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I want to compare my portfolio’s performance to that of the S&P/TSX Composite Index. However, when I look up the S&P/TSX’s yearly returns, the numbers vary from one website to another. Is there a reliable source for the index’s returns?

It’s possible that returns published by some websites measure only the change in the index, without dividends, while others measure the total return, which assumes all dividends were reinvested.

To do an apples-to-apples comparison with your portfolio, and to make sure you are getting a complete picture of the S&P/TSX’s performance, you should be looking at the index’s total return, with dividends. The method I’ll show takes a bit of work, but it can be customized for any time frame and will also allow you to convert the S&P/TSX’s total return for any period to an annualized number.

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The good news is you don’t have to actually add up all the dividends paid by the stocks in the index to calculate its total return. Just go to Investing.com and look up the S&P/TSX Composite Total Return Index (enter the symbol TRGSPTSE). This souped-up version of the S&P/TSX measures the index’s performance with all dividends reinvested. By clicking on “historical data” and adjusting the date range, you can look up values of the S&P/TSX Composite Total Return Index for any time period.

Let’s say you’re interested in how the S&P/TSX Composite Total Return Index performed for the 10 years ended June 30. According to Investing.com, the index closed at 55,943.07 that day. Ten years earlier, on June 30, 2010, it closed at 30,229.89. To calculate the total return for that period, subtract the starting value from the ending value. Then divide the difference – 25,713.18 – by the starting value. The answer is about 0.85, or a total return of 85 per cent, including reinvested dividends.

Now, what does that total return of 85 per cent over the past 10 years work out to on a compound annual basis? You could use a spreadsheet or a scientific calculator to figure this out. Or, to make things easier, use a web-based annual rate of return calculator.

With a google search, I found a calculator at here. I chose a start date of June 30, 2010, and end date of June 30, 2020, then entered the respective total return index values in the “initial deposit” and “future value” boxes (the calculator is designed for dollar amounts, but index values work just as well). Then I clicked “calculate,” which revealed that the compound annual rate of return over the period was 6.35 per cent.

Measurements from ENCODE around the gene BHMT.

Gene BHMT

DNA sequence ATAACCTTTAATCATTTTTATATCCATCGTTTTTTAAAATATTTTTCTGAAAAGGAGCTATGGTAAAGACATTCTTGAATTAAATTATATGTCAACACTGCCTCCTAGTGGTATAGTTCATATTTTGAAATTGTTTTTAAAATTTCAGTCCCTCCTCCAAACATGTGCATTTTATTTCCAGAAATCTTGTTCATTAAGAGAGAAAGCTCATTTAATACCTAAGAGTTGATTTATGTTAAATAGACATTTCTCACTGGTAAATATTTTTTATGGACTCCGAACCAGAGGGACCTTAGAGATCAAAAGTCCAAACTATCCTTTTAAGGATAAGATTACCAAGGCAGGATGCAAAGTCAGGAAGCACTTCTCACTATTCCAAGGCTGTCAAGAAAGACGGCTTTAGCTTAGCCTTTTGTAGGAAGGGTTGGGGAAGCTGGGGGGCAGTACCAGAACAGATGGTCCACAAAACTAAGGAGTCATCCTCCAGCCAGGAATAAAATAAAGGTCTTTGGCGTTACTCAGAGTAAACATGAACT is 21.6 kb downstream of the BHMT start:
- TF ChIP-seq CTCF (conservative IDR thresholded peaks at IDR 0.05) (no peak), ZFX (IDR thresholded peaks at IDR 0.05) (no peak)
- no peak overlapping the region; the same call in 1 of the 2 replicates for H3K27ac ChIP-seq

(Incidentally, the compound annual return for the plain-vanilla S&P/TSX Composite Index over the same period, excluding dividends, was about 3.2 per cent – or roughly half of the total return with dividends included. This shows how important dividends are to an investor’s returns.)

If the above sounds like too much work for you, there’s an easier way to find the S&P/TSX Composite Total Return Index’s annualized performance over various periods. However, it doesn’t give you as much flexibility to customize date ranges.

Go to the iShares Canada website and find the page for the iShares Core S&P/TSX Capped Composite Index ETF (XIC). Next, click on “performance.” The row labelled “Benchmark %” provides the annualized total return of the S&P/TSX Composite Index – with dividends reinvested – over one-, three-, five- and 10-year periods. You can specify a month-end date – such as June 30, 2020, or Dec. 31, 2019 – or look up the index’s total return for calendar years going back to 2015.

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I would like to get some technology exposure for my portfolio. What do you recommend?

Unless you have a deep understanding of the technology space, I would not recommend buying individual tech stocks. A low-cost exchange-traded fund that provides diversified exposure is a better bet because it will help to control your risk. I’ll discuss a few worthy candidates among the dozens available.

The iShares Core S&P U.S. Growth ETF (IUSG) isn’t specifically a technology fund, but nearly 40 per cent of its weighting is in tech stocks such as Microsoft Corp. (MSFT), Apple Inc. (AAPL), Amazon.com Inc. (AMZN), Facebook Inc. (FB) and Alphabet Inc. (GOOG). You’ll also find plenty of non-tech growth stalwarts such as Johnson & Johnson (JNJ) and Procter & Gamble Co. (PG), which increases diversification and may enhance stability. IUSG’s management expense ratio is a rock-bottom 0.04 per cent and the fund pays a modest dividend yield of about 1.4 per cent.

For a pure-play tech fund, consider the Vanguard Information Technology ETF (VGT), which has an MER of 0.1 per cent. If you’re investing in IUSG, VGT or any of the dozens of other U.S.-listed growth or technology ETFs, keep in mind that you’ll need to buy them in U.S. dollars. This exposes you to currency conversion costs and exchange-rate volatility. If you want to eliminate or at least minimize such currency impacts, consider a Canadian-listed ETF such as the BMO Nasdaq 100 Equity Hedged to CAD Index ETF (ZQQ), which has about half of its assets in technology stocks and charges an MER of 0.39 per cent.

E-mail your questions to jheinzl@globeandmail.com. I’m not able to respond personally to e-mails but I choose certain questions to answer in my column.

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